If everything seems to be going well, you have obviously overlooked something.

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Post #1212244
Posted Monday, November 28, 2011 4:13 AM
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I deal with this on a regular basis. Great observation!

I mainly see this, not between development groups, but between the standard Business to Business Analyst to Developer flow. Naturally our solution is to "partially" implement poorly understood processes and call them Agile to solve these problems. Now we seem to get to the stress scenario you describe quicker than we used to!

I believe that it all stems from poor communication.....like all all relationships.
Post #1212395
Posted Monday, November 28, 2011 7:01 AM


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"Stress" is primarily an endocrine reaction to fear or anger.

In this case, it's primarily going to be low-intensity fear, engendered by a threat to project success, as a reaction to unknown vectors entered into a survival calculation. Of course, getting to fear requires passing through antagonism and anger, on a standard emotional curve.

So, the genesis of it hints directly at a cure for it. First, it's a reaction to unknown factors being entered into a survival calculation, so a positive response is gather more data, disseminate more data, and validate new calculations/plans based on that. In other words, communicate, then communicate some more, then communicate some more, with the areas affected.

The single most common cause of both work overload and project failure is doing work twice. The most common cause of that is picking up some piece of work (opening an e-mail, looking at a piece of code, whatever), and not handling it right then and there, but instead deciding to handle it later. Right there, you just made yourself do at least twice the work of analyzing whatever it is you just had to analyze a first time. The second most common cause of double-work is not doing something right the first time, usually in a false sense of "just get it done".

In summary, three very easy ways to reduce work-related stress in most circumstances: Communicate more, and more effectively; Do it right the first time; Don't pick something up, analyze it, then decide to handle it later.

The biggest stress factor after that is fear engendered by people who just plain enjoy spreading bad news. Simple solution, just avoid those people if you can.


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Post #1212474
Posted Monday, November 28, 2011 8:17 AM


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Great article Andy! I am also reminded of great saying in our business that I use all the time to throw the stress back into their (BA's and PM's) court. "Lack of planning or fore-thought on your part does not necessarily constitute an emergency on mine". My boss has stopped many deadlines cold because of this.

"Technology is a weird thing. It brings you great gifts with one hand, and it stabs you in the back with the other. ..."
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Posted Monday, November 28, 2011 9:07 AM


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When something like this arisis, it helps a lot when the team's manager acknowledges that he or she is aware of the situation and understands the reason for delay is external and outside the team's control. Even better is when the other team's manager acknowledges the situation. That reduces the sense of unfairness and stress.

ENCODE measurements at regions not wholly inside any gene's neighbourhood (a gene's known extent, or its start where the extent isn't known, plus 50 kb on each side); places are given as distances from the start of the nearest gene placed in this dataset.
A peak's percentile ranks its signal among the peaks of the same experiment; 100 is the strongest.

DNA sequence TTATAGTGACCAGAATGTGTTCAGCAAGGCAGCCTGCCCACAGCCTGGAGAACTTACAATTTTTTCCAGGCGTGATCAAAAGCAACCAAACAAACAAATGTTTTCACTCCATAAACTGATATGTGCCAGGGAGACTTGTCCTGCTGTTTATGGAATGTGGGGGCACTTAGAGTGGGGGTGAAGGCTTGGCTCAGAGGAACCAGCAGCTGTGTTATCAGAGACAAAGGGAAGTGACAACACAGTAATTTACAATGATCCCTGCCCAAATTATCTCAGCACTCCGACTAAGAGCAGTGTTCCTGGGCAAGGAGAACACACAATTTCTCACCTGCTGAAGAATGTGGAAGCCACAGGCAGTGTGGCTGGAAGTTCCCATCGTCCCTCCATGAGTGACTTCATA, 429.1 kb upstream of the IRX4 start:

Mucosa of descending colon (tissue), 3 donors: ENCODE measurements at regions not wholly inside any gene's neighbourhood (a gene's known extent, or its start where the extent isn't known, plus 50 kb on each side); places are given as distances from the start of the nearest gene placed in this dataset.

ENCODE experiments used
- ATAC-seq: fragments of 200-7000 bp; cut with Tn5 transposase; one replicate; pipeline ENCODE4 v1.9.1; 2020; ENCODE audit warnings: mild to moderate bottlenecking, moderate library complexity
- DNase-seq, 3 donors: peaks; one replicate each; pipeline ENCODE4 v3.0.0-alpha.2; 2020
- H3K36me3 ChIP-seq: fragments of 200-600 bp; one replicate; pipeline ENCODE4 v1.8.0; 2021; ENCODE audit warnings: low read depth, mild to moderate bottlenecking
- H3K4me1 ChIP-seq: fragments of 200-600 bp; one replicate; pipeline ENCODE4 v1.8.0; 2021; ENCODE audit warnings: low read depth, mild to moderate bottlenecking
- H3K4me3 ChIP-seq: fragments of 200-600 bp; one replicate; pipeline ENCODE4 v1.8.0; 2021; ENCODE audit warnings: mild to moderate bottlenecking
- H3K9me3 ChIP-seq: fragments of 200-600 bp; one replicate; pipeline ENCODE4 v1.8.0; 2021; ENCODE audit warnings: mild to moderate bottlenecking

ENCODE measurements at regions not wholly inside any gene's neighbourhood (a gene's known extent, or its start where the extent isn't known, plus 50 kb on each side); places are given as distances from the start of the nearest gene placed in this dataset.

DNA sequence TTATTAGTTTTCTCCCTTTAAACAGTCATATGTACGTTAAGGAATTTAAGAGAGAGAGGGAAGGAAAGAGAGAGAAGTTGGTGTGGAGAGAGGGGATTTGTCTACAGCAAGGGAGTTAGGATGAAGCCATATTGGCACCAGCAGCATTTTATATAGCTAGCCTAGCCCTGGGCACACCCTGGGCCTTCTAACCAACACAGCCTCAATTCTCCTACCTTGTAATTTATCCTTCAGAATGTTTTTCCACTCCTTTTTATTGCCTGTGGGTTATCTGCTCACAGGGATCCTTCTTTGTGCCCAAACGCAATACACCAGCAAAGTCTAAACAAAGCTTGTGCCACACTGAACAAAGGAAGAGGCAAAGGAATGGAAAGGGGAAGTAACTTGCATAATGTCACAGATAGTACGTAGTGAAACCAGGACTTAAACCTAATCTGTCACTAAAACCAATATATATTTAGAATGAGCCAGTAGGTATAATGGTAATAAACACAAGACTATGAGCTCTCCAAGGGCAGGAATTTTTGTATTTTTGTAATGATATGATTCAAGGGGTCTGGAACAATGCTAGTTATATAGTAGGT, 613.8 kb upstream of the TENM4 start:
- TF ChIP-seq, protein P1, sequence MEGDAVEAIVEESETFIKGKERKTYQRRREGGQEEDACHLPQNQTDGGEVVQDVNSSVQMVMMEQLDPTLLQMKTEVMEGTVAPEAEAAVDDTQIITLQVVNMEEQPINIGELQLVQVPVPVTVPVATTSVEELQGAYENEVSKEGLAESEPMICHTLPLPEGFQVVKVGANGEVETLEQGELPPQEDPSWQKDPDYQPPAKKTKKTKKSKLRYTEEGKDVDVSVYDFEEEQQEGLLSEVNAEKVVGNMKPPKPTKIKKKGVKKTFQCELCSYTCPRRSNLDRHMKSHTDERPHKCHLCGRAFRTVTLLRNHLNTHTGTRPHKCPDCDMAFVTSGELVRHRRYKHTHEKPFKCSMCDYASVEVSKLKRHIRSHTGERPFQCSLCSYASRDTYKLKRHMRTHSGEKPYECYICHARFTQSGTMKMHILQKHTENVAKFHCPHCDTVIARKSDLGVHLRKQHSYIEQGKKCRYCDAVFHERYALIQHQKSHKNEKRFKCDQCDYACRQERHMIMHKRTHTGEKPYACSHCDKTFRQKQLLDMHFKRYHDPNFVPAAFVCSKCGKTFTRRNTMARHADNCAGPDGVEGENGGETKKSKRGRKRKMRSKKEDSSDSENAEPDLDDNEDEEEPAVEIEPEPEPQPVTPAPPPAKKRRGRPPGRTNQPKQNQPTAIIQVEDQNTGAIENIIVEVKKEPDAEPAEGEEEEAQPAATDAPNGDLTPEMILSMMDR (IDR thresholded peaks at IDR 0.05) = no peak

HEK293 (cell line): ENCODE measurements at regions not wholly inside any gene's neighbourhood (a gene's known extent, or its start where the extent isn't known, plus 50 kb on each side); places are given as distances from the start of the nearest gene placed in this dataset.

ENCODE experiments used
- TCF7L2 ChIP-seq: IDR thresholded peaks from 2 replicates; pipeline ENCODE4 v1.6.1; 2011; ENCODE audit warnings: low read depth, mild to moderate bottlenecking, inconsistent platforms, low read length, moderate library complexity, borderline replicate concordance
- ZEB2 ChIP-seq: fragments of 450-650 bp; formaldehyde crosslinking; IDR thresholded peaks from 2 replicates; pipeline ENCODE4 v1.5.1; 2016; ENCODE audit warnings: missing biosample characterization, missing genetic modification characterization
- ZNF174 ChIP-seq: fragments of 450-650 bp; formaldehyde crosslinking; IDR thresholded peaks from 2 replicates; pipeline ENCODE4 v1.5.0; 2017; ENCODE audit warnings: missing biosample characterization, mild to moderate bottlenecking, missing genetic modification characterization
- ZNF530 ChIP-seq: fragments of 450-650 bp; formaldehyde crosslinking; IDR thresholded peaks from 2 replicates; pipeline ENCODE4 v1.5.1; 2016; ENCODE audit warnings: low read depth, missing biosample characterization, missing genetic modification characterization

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Posted Monday, November 28, 2011 9:16 AM
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In my experience, the "other team" stress has usually been worse, because of how blame was distributed. In one case, it never seemed to matter what had happened for most of the project cycle, the blame went to IT for projects being late. The IT manager put up a chart, tracking the dozen or so major milestones that all projects went through. These were the projects that were consistent and similar enough that estimating each step was pretty easy. The chart went up in the break room, so everyone saw it when a project was behind and knew which team caused it. After a while we didn't need the chart.
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Posted Monday, November 28, 2011 9:30 AM


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I've found the one and only thing that can mitigate the impact of this kind of stress is communication.

I was recently involved in a rather large company acquisition/merge project that involved the entire IT department for a solid year. Toward the end, there were several months straight where overtime became an issue for everyone because of the “im-proper prior planning ….”. The stress level rose to a rather extreme level.

To my point, I was the only manager that seemed to communicate issues that affected timeline to the executives. Although I could have been considered the “sky is falling” guy, the adverse was true. I was praised for my “matter of fact” delivery. No matter the bitterness of the news it was delivered.

It seems all too often that people get stuck in their roles and perceived effectiveness to manage and forget the common goal of the TEAM. Many will not raise the red flag for fear of being seen as this “sky is falling” guy, often causing more stress. We all know that if someone came to you and explained the situation when they know it’s an issue that you’re less likely to take the “it’s not fair” attitude. Wait until it’s too late, then all hell breaks loose.

Put simply, “Communication Is the Key, although it’s often hard to find the lock.”